hilippines’ President Gloria Macapagal-Arroyo has been summoned to a Senate committee today to face charges that she has agreed a secret deal with multinational drugmakers which overturns plans to curb the prices of the country’s most widely-prescribed drugs.
Senator Manuel Roxas, who chairs the Senate Oversight Committee on Affordable Medicines, has called for the President and a number of her Cabinet colleagues to explain to the panel what went on during “her confidential meeting with representatives of multinational drug companies on July 8.”
That meeting was attended by representatives of Pfizer, Roche, the Philippine Chamber of the Pharmaceutical Industry and the Pharmaceutical and Healthcare Association of the Philippines (PHAP), among others. According to Sen Roxas, they had asked to meet the President in order to stop her from signing an executive order which would authorize the setting of Maximum Retail Prices (MRPs) on 22 widely-prescribed, essential drugs.
The Cheaper Medicines Law, which Pres Arroyo signed last year, requires her to issue a list of MRPs for essential drugs, based on recommendations by the Department of Health. On June 10, the Department issued its recommendations, calling for the prices of the 22 most-prescribed drugs to be reduced by 50%.
Sen Roxas claims that, at the July 8 meeting, the President agreed to drop this provision if the companies could devise their own way of lowering prices before her State of the Nation Address, scheduled for July 27.
Two Cabinet officials who have also been summoned before the Senate panel, Health Secretary Francisco Duque and Trade Secretary Peter Favila, agree that the meeting with the industry leaders did take place but deny that it was held in secret or that there was any “conspiracy.”
Pres Arroyo had told the companies to come up with a proposal to bring down the prices of the most widely-prescribed medicines by July 18, said Mr Duque. Mr Favila added that, after the requirements of the Cheaper Medicines Law and the companies’ position were discussed, government officials did ask the drugmakers if they were willing to accept a “voluntary compliance” solution, under which they should issue a letter of undertaking (LOU) by July 18, committing them to cutting prices by 50% or more.
As the companies agreed to do so, the executive order authorising the MRPs will no longer be required unless the firms’ price-cutting proposals prove unsatisfactory, in which case the President will sign the order, said the ministers. Mr Duque, who said he will be attending the Senate hearing on Monday, added that the government would “appreciate” it if the list of 50% price cuts produced by the companies included more than the 22 drugs currently on the list, and he denied claims by both government critics that these actions were being taken to delay implementation of the law and also those by some drugmakers that they had not been consulted while it was being drawn up.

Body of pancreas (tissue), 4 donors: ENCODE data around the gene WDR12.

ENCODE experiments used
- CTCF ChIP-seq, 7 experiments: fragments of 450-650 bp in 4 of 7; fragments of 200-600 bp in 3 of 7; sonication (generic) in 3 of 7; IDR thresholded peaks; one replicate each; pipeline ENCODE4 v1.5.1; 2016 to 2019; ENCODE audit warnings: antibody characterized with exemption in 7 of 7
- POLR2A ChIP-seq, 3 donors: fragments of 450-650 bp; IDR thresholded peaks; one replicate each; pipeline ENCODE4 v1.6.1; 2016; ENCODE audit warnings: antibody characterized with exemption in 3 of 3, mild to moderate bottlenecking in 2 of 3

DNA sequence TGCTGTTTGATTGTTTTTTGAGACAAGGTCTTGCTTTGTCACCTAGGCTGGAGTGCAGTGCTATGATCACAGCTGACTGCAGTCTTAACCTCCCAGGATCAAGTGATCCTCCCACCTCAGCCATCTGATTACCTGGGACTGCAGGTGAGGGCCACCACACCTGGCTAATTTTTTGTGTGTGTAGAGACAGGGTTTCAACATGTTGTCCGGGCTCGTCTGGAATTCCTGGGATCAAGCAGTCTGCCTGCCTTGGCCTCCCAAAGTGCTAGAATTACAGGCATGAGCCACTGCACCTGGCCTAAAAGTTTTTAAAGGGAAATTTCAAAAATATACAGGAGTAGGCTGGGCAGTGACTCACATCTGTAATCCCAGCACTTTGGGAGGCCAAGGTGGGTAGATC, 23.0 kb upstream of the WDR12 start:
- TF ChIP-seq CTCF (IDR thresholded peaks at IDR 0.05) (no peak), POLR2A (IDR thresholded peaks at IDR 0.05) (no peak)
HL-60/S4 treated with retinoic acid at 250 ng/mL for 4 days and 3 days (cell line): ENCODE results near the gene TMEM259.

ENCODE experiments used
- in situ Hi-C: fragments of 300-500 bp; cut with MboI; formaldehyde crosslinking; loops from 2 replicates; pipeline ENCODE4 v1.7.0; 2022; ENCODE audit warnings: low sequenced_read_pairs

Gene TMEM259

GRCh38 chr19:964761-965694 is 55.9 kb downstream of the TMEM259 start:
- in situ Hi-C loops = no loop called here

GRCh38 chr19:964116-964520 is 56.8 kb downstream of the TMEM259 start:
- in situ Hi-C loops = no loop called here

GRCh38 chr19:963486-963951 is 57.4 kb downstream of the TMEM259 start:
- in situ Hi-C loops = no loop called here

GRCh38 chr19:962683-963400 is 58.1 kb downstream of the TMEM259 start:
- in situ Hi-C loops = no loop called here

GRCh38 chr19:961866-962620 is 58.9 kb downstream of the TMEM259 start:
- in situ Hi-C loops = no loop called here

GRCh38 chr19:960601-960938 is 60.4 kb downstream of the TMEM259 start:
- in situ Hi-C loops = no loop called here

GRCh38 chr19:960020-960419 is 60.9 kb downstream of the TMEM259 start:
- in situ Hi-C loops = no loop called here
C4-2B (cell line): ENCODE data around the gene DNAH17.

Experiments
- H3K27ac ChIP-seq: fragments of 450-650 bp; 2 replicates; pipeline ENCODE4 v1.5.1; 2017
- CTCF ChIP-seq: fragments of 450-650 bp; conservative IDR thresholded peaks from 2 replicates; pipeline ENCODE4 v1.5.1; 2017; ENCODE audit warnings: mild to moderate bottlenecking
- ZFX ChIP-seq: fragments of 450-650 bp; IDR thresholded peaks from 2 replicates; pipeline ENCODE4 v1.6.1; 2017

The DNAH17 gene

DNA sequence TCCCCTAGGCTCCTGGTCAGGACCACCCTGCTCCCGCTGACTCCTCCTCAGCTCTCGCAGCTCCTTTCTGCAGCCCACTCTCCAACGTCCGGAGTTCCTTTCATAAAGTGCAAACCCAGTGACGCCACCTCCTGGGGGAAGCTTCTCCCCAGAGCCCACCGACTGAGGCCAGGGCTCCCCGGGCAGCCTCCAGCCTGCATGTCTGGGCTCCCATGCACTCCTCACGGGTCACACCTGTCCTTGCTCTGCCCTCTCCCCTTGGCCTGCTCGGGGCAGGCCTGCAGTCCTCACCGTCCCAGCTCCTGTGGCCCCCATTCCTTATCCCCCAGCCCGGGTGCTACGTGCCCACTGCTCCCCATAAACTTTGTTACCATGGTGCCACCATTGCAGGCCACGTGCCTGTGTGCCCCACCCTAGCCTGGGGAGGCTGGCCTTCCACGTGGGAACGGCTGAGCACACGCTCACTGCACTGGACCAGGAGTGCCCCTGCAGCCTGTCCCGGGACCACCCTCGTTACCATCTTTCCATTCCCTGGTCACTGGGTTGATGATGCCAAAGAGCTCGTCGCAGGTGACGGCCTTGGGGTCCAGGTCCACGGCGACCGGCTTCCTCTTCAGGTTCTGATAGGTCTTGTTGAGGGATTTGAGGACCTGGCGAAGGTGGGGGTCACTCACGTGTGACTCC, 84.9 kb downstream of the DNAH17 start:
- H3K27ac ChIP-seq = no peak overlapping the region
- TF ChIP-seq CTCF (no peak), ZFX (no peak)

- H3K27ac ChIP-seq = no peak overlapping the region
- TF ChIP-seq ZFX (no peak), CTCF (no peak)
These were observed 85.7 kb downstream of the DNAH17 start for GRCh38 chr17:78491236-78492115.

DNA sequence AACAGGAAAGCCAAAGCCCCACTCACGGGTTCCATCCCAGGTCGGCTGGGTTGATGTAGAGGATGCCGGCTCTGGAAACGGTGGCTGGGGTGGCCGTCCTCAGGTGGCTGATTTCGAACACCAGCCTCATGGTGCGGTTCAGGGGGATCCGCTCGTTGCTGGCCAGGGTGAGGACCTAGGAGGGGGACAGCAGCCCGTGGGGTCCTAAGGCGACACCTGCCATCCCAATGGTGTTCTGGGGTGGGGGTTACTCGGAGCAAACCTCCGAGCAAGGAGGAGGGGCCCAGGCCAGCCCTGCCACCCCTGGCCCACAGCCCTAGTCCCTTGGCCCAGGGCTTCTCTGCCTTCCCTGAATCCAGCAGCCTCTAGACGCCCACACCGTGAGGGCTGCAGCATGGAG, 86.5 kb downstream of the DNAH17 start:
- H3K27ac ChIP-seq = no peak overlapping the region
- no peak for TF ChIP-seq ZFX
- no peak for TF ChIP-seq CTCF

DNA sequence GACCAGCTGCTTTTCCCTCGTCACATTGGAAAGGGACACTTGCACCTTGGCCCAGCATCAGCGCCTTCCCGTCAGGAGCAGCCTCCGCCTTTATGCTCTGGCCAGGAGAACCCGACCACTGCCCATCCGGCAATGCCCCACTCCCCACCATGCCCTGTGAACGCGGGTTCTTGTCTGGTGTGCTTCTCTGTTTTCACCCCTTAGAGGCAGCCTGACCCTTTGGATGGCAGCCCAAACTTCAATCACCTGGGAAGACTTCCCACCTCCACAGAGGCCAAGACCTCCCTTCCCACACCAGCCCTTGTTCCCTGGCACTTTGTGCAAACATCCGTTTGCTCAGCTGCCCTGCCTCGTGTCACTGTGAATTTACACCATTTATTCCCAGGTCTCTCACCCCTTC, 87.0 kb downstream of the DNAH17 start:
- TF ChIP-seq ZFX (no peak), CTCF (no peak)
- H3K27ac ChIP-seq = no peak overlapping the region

In a statement on the meeting, the PHAP said that the sector representatives have given assurances “that the industry is committed to cooperate in the implementation of measures that would create greater impact and bring more benefits to Filipino patients."
The meeting was reportedly brokered by the presidential adviser on international competitiveness, Roberto Romulo, who is also chairman of the Zuellig Family Foundation. Zuellig Pharma controls around 80% of the Philippines’ wholesale pharmaceutical market.
In a statement, Mr Romulo said that the setting of drug price ceilings “sends the wrong message to the international business community regarding the commitment of our nation to a free-market economy and intellectual property rights and will discourage job-producing foreign direct investment.”
The right way to cut the cost of all medicines is through encouraging “increased manufacture and sale of generic drugs and working with pharmaceutical companies to get them to voluntarily reduce the price of drugs to manufacture generics in the Philippines,” he added.